The bones of his narrow face seemed moulded by a sculptor. His skin was dark as teakwood; and from time to time he moistened his thin lips with a darting, pointed tongue. His spare torso was confined by an ample length of mulberry brocade, wrapped round and round and draped across one shoulder, leaving the other bare and exposing to view both of his scrawny arms.
At intervals he raised his eyes from the ancient, python-bound tome that lay upon his lap to stare thoughtfully into the alabaster casket, wherein the bloated body of King Numedides rested in its bath of virgin's blood. Then, frowning, he would again return to the pages of his book. The parchment of this monstrous volume was inscribed in a spidery hand in a language unknown to scholars of the West. Row upon row of hooked and cursive characters marched down the page in columns. And many of the glyphs were writ in inks of emerald, amethyst and vermillion, unfaded by the passage of the years.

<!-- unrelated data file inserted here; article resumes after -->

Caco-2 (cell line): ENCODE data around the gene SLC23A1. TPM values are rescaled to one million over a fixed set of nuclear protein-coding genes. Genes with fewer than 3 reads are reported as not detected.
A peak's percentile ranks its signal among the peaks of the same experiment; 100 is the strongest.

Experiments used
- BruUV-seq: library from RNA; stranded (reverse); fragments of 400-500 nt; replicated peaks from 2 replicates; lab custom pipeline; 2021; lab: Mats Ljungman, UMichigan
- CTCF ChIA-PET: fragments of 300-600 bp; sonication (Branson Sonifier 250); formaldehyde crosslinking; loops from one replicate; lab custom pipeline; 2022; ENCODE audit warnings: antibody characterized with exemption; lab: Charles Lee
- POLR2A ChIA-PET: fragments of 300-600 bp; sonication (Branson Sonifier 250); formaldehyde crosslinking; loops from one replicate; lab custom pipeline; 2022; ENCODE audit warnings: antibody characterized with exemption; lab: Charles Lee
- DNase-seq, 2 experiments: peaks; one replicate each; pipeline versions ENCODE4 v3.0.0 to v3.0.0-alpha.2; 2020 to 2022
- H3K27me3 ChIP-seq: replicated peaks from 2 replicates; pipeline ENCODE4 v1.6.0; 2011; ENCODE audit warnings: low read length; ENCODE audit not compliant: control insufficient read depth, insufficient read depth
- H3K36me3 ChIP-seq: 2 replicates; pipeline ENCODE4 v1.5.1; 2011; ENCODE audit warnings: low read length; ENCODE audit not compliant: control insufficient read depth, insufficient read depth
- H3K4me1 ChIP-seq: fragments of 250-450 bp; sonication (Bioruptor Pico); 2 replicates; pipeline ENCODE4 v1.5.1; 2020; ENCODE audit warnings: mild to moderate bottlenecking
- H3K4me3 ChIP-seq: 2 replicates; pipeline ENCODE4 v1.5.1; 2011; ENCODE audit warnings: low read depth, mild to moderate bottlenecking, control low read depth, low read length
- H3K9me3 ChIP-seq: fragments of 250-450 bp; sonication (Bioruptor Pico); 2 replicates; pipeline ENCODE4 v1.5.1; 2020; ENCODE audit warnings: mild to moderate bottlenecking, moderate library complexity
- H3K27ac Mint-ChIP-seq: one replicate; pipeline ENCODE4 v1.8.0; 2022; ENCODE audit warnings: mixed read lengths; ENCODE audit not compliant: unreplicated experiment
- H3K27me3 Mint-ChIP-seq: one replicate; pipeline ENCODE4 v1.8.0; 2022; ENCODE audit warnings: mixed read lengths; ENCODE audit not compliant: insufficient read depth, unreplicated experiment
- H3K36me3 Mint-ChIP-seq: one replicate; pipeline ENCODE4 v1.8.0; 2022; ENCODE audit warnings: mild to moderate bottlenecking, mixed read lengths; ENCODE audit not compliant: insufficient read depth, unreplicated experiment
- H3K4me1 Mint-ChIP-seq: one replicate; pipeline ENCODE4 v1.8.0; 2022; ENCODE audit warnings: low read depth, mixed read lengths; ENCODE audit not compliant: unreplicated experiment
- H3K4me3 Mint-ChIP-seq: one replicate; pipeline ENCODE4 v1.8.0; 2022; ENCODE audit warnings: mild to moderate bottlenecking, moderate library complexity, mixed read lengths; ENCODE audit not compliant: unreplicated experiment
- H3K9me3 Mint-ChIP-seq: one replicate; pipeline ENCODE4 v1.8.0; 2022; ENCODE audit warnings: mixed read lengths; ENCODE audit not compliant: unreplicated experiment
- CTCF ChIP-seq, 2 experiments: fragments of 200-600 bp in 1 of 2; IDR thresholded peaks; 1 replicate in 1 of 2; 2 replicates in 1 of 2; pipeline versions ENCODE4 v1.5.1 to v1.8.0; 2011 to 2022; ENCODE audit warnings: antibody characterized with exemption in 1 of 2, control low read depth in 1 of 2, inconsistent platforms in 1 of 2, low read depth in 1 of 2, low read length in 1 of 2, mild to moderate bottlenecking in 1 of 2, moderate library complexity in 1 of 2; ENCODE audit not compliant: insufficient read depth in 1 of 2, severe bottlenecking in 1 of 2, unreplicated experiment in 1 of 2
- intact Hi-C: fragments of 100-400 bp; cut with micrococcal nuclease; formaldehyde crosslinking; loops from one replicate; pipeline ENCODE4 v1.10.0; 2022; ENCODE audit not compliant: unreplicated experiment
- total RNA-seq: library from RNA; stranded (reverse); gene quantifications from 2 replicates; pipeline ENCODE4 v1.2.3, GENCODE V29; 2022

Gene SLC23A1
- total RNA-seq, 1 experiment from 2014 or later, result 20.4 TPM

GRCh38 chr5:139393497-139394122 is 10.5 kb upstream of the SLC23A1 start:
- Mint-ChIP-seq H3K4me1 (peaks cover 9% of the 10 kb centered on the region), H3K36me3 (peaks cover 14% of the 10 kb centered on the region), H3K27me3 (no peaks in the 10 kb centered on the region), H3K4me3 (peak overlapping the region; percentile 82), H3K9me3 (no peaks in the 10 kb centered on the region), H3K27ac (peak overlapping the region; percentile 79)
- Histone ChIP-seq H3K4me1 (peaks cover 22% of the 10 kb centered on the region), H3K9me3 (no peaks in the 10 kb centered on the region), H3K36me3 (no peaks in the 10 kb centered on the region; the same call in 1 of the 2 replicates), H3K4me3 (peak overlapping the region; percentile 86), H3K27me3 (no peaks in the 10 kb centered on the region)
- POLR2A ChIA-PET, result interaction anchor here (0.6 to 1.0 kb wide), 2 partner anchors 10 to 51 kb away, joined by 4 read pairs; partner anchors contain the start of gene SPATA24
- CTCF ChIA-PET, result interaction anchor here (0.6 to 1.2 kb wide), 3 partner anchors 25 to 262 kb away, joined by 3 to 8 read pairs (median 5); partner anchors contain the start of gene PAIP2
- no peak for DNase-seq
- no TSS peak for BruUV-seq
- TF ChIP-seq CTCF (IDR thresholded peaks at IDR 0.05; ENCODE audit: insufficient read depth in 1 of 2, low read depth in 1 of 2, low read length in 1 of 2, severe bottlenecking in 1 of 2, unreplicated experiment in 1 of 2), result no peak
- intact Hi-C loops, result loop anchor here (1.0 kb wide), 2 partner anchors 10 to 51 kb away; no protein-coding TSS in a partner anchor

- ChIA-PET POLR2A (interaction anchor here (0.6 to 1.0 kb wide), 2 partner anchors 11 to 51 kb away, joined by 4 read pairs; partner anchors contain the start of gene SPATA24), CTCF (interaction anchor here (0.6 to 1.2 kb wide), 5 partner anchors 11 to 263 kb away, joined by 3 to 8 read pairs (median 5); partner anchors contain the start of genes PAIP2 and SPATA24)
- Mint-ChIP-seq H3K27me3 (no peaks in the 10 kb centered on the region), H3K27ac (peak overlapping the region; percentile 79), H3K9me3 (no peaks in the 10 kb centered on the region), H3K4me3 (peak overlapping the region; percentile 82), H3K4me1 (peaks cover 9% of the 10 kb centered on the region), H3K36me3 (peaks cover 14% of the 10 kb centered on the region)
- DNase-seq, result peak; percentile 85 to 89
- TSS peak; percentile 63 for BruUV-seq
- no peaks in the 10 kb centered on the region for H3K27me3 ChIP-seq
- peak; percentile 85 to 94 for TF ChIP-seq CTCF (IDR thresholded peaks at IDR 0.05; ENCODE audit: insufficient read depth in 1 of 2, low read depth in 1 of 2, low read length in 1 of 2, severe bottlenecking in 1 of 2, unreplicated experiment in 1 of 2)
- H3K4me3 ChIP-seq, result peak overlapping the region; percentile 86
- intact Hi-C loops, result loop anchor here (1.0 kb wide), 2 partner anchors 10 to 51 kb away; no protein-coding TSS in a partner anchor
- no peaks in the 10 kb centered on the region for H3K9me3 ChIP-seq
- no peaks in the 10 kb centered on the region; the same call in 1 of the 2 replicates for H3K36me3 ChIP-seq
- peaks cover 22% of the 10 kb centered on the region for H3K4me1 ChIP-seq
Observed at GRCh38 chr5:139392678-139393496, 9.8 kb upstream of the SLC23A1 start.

A water clock of gold and crystal, set on a nearby taboret, chimed with a silvery tinkle. Thulandra Thuu once more looked deep into the casket. The tight-lipped expression on his dark visage bore wordless testimony to the failure of his undertaking. The rich red bath of blood was darkening; the surface became dull with scum as vitality faded from the cooling fluid.
Abruptly the sorcerer rose and, with an angry gesture of frustration, hurled the book aside. It struck the hangings on the wall and fell open, face down upon the marble floor. Had anyone been present to study the inscription on the spine and understand its cryptic signary, he would have discovered that this arcane volume was entitled: The Secrets of Immortality, According to Guchupta of Shamballah.